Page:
Visiting Fulbright scholar discussed post Soviet government policies in Eastern Asia last Monday, while stressing that social factors deeply affect political activity.
Volodymyr Chumak, a specialist in Ukrainian government policy, currently at UC Berkley briefed students in the government department on the current struggles between Ukraine and Russia in the post-soviet era, in an introductory government class.
In an audience of 23 students, Chumak inspired some to ask questions about U.S. portrayal of Ukraine in the mass media, and the availability of information to the Ukrainian public.
“He had some great information about global affairs,” said sophomore Tyliah Hoa.
Chumak said that the conflicts in the 15 post soviet republics surprised many in the western states because of various social factors.
“There was a lack of knowledge about the history of the dozens of nations in the USSR, and a big difference in the psychology of western nations and the Soviet people,” he said.
According to Chumak the many things, which weren’t available to the Soviet people, such as jazz, the Beatles, and blue jeans, were all signs of the iron curtain under which they were living.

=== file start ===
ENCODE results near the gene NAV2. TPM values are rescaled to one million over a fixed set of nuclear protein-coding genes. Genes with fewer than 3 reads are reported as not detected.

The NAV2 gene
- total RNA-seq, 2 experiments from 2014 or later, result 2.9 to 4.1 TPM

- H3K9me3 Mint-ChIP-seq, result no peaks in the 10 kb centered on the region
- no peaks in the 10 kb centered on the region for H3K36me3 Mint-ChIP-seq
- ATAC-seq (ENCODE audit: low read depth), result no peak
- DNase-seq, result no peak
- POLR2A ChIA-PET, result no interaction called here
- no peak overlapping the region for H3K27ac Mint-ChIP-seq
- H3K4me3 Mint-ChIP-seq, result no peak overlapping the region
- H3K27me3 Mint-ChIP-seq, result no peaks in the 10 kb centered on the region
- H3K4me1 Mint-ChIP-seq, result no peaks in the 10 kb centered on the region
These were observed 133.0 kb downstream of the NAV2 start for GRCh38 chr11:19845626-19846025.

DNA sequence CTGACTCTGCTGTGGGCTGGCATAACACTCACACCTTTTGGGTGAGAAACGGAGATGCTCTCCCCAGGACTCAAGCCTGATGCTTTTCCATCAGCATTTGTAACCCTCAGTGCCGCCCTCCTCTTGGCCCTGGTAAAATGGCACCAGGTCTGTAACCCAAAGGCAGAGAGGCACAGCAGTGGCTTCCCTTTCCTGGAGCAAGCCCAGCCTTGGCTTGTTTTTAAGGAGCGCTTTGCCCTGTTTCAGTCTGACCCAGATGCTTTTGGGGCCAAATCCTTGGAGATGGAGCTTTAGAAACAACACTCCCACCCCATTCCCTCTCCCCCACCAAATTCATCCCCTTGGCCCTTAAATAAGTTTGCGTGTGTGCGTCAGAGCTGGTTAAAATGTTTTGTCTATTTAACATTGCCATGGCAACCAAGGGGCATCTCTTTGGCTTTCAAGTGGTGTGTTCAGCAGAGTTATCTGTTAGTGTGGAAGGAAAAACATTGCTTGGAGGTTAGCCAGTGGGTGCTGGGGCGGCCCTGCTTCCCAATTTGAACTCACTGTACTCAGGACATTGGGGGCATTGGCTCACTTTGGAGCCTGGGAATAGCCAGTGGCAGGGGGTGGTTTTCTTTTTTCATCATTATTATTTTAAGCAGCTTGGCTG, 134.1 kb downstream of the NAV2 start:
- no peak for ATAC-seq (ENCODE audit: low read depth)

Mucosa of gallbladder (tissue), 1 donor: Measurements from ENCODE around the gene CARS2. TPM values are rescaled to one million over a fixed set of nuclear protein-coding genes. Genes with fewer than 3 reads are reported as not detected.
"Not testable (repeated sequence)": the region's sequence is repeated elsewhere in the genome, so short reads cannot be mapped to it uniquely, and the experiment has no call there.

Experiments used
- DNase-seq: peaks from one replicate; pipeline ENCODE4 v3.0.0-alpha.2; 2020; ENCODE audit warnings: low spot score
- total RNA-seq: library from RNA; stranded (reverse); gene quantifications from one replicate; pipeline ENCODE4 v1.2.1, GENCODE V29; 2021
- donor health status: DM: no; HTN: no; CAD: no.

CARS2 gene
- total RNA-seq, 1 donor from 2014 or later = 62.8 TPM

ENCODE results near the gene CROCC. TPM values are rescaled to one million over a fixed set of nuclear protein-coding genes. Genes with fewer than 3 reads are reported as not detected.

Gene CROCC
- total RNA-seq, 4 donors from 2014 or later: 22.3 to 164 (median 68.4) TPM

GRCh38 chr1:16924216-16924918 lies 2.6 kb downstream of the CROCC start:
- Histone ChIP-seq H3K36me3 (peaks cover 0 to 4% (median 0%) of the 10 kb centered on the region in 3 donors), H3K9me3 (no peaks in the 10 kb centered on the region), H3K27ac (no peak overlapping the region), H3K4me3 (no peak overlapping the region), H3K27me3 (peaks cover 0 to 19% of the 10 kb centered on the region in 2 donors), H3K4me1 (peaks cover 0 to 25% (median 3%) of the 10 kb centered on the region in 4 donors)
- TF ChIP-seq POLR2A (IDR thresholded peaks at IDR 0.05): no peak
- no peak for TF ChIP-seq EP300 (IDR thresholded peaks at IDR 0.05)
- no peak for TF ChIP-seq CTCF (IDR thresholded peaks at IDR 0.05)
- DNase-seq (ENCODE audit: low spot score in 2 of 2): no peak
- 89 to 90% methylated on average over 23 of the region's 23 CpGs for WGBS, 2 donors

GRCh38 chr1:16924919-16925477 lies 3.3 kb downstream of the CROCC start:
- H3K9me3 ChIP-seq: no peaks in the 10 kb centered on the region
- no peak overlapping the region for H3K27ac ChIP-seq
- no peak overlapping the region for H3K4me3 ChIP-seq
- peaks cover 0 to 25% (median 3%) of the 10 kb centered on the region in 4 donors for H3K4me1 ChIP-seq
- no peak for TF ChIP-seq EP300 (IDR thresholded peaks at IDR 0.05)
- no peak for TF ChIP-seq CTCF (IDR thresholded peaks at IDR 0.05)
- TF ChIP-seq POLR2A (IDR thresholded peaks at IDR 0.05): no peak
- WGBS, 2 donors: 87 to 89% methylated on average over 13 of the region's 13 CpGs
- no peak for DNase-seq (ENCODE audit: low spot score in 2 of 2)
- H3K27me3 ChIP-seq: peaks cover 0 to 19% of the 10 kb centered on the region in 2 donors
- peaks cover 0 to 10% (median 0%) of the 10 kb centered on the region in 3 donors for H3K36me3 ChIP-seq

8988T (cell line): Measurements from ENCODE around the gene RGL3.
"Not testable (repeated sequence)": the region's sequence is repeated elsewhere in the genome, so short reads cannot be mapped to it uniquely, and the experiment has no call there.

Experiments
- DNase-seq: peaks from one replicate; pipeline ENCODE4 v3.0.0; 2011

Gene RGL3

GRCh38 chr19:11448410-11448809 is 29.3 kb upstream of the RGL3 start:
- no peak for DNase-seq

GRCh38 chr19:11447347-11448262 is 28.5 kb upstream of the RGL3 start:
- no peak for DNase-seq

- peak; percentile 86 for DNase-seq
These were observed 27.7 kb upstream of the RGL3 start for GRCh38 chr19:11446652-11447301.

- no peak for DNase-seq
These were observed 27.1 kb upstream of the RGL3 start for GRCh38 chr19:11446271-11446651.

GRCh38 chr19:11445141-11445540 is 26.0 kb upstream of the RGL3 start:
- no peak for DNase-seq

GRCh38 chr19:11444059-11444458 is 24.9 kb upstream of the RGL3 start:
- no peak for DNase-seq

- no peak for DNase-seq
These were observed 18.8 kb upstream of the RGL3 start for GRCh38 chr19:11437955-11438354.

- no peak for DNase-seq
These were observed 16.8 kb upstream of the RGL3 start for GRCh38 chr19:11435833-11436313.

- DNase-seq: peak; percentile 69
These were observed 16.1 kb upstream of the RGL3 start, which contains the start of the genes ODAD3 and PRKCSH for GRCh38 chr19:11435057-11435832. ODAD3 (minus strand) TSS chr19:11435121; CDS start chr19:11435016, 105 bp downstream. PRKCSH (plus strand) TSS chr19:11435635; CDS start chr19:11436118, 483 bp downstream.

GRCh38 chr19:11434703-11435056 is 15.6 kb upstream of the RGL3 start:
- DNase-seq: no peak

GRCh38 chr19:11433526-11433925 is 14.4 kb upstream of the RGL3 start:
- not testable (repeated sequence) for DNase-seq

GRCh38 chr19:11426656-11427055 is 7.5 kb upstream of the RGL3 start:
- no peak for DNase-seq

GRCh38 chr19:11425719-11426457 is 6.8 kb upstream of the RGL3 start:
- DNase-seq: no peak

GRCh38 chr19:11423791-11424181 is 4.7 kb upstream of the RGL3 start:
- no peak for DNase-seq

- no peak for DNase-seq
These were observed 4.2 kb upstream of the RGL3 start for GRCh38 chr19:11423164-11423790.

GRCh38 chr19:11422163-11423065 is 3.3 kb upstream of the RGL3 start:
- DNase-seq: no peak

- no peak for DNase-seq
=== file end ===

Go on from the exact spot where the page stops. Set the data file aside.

However, he said that not all western influences were good for the republics.
“A lot of officials who represent our culture, are quite upset about American movies,” he said.
Chumak said that movies, such as the Magnificent Seven, riled many people and caused their reaction to be “one of the hits to the [cold] war.”
“After all of these turbulences in our society, all of the old heroes disappeared,” said Chumak.
Hoa agreed with Chumacks views on the role of cultural and social factors in international affairs.
“There is a level of dependency and what one does will always have some global affect, either positive or negative, when we deal with social change,” she said.
Fred Lawson, government professor agreed with Chumak and added, “it’s wrong to think about power as having to do only with armies and violence. In fact it’s cultural factors which will assure dominance.”
“Now we are in a transformation, we’ve been in a transition for 10 years,” said Chumak. “It’s a fascinating [place] for researchers, each day something happens,” he said.